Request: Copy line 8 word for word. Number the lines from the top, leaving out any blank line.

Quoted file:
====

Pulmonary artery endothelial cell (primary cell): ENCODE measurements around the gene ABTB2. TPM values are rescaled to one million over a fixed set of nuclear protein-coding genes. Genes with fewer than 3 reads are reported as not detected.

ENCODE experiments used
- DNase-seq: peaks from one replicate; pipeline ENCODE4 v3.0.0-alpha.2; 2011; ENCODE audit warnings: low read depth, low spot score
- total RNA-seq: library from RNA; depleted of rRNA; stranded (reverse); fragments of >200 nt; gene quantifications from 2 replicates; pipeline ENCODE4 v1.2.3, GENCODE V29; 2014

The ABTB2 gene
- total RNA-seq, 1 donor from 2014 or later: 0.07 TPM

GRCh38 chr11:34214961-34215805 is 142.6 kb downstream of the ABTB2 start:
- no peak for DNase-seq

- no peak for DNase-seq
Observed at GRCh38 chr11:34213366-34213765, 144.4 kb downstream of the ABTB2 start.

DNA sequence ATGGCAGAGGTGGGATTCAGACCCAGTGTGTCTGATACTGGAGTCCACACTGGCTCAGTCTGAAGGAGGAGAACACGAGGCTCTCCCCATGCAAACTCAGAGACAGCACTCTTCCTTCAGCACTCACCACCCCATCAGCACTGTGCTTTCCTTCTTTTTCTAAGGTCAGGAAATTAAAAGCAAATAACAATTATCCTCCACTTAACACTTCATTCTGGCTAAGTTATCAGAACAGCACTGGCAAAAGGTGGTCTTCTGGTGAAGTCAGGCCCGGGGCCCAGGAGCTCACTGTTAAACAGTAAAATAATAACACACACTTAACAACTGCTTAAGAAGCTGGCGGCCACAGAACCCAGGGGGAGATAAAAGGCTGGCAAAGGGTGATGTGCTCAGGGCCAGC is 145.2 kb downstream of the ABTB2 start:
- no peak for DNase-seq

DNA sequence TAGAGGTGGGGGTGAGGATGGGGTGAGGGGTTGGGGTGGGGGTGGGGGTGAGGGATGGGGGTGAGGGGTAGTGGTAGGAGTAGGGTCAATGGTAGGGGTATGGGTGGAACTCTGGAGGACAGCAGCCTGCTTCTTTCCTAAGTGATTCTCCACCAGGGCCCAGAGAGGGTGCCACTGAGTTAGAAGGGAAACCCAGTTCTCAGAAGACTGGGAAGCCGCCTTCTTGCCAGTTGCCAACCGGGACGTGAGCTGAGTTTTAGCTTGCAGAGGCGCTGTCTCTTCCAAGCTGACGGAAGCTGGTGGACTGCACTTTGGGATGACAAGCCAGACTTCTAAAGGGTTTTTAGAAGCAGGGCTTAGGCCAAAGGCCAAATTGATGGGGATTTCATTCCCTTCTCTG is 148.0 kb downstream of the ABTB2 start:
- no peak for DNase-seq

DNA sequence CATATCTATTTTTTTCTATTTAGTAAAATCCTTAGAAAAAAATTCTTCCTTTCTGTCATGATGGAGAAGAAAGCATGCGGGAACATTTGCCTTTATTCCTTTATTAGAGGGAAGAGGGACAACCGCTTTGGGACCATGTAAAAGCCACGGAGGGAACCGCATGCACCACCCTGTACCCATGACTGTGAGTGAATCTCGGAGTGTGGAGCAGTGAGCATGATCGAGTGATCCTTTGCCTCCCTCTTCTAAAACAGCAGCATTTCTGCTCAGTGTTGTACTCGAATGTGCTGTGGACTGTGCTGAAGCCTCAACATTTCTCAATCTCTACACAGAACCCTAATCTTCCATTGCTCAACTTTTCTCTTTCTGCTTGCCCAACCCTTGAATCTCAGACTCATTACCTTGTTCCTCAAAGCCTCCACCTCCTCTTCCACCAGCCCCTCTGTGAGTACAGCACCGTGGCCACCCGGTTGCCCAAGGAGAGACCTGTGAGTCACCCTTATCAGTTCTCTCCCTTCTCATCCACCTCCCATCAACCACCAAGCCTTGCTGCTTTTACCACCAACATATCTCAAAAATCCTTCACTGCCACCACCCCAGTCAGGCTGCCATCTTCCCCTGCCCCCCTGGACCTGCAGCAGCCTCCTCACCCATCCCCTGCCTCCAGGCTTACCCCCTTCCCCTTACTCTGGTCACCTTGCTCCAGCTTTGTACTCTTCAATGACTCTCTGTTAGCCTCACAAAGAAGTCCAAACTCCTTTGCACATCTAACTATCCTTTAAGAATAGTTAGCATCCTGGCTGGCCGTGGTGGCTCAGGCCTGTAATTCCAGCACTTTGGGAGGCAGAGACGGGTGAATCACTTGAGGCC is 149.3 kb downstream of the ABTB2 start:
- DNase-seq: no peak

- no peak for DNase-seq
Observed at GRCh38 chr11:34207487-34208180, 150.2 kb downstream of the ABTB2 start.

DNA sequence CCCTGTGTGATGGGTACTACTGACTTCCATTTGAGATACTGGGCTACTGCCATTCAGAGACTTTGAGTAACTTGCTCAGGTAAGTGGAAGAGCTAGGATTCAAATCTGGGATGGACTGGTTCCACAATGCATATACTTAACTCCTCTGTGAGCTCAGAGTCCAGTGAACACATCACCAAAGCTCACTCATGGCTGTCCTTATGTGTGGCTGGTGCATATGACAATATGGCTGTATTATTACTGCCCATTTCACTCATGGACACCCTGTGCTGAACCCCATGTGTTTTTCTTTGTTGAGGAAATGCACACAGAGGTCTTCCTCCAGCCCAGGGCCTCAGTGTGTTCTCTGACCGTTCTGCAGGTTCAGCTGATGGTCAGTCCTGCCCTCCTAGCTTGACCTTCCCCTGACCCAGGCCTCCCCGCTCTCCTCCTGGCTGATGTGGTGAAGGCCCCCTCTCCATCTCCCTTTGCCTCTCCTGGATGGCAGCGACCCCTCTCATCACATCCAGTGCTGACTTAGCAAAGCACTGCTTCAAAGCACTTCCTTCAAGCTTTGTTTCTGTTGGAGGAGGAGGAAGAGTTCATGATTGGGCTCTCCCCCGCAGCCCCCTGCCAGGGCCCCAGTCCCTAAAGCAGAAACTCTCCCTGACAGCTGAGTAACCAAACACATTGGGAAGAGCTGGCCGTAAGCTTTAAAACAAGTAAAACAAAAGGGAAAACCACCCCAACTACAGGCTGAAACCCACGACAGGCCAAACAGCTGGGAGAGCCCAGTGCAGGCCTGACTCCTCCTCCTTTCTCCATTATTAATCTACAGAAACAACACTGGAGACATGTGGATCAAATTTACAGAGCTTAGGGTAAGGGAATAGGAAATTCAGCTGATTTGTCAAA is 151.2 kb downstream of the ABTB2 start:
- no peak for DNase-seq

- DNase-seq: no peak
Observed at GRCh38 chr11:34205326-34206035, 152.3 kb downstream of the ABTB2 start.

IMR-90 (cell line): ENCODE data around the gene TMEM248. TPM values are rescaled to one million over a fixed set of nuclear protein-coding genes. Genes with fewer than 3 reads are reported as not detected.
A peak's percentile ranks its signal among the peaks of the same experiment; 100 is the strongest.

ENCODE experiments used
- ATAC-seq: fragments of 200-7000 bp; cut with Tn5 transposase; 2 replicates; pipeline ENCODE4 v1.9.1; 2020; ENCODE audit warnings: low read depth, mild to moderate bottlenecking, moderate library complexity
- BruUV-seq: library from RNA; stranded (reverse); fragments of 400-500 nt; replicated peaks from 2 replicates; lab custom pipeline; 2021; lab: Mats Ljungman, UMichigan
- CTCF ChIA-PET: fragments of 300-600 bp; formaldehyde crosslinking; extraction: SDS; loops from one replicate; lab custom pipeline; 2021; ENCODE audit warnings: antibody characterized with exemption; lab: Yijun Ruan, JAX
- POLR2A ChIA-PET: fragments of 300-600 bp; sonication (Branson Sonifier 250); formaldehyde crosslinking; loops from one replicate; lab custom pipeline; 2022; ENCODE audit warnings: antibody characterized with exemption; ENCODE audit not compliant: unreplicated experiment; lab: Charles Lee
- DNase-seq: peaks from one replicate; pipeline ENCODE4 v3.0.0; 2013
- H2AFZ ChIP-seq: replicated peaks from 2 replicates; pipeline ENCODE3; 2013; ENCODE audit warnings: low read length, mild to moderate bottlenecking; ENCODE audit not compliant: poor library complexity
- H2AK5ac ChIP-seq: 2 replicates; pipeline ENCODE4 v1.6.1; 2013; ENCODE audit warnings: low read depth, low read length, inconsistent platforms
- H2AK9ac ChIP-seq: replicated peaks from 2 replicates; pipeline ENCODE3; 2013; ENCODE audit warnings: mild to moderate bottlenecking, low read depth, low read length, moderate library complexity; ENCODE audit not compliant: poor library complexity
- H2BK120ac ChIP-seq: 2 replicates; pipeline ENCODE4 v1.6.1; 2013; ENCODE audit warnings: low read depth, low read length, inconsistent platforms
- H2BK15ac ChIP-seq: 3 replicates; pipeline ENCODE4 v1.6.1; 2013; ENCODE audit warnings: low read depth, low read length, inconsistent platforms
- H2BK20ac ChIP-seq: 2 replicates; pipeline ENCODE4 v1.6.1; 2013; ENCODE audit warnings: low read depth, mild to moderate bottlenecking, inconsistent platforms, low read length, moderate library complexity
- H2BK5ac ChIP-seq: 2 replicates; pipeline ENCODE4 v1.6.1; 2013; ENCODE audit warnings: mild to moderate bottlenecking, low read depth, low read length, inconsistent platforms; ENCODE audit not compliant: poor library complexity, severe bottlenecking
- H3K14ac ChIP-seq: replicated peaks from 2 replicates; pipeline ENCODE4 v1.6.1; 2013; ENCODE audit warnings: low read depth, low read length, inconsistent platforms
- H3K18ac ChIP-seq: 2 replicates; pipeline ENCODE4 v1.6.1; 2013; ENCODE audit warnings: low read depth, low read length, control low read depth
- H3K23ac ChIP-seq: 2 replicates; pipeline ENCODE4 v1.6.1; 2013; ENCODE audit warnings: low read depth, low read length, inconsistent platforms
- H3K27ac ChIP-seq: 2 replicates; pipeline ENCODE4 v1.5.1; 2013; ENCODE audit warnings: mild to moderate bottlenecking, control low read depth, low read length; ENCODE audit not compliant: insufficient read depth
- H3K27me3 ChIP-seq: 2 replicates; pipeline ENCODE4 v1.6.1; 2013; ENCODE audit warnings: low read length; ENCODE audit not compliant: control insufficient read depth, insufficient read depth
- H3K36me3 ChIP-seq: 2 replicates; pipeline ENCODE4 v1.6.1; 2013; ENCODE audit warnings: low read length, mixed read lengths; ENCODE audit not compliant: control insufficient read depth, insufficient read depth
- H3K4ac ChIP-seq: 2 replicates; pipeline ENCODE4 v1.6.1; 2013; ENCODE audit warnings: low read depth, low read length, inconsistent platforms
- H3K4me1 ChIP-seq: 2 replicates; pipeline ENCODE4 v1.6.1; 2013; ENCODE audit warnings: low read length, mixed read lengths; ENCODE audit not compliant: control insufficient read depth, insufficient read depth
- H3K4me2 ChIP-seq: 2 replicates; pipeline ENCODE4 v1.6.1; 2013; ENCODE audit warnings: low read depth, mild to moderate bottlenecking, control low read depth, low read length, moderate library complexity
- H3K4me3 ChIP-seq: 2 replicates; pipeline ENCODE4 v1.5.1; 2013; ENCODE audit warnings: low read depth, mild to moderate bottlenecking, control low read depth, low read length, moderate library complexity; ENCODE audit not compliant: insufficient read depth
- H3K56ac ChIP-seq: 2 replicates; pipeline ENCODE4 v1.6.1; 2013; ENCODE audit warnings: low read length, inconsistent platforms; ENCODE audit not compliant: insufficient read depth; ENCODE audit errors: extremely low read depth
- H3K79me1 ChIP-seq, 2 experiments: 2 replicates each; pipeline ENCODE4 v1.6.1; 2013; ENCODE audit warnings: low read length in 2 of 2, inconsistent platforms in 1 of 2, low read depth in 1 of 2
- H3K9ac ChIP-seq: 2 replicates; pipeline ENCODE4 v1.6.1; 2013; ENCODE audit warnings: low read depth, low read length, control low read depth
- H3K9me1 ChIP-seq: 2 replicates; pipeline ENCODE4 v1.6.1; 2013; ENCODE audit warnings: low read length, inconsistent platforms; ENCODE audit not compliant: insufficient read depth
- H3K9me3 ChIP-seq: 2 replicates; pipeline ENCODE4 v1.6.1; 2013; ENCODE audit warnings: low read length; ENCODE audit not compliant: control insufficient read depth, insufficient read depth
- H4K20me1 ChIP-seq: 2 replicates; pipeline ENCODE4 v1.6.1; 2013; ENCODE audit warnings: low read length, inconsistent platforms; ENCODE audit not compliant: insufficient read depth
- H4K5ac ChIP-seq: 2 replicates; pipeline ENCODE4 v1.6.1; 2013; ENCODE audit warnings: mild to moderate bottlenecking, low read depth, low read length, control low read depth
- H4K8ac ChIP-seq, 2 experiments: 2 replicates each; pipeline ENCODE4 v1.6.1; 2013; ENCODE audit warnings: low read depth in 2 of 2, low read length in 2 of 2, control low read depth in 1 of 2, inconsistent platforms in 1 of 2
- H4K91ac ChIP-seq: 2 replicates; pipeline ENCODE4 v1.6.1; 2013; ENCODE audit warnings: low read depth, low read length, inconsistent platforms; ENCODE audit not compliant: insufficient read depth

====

- no peak for DNase-seq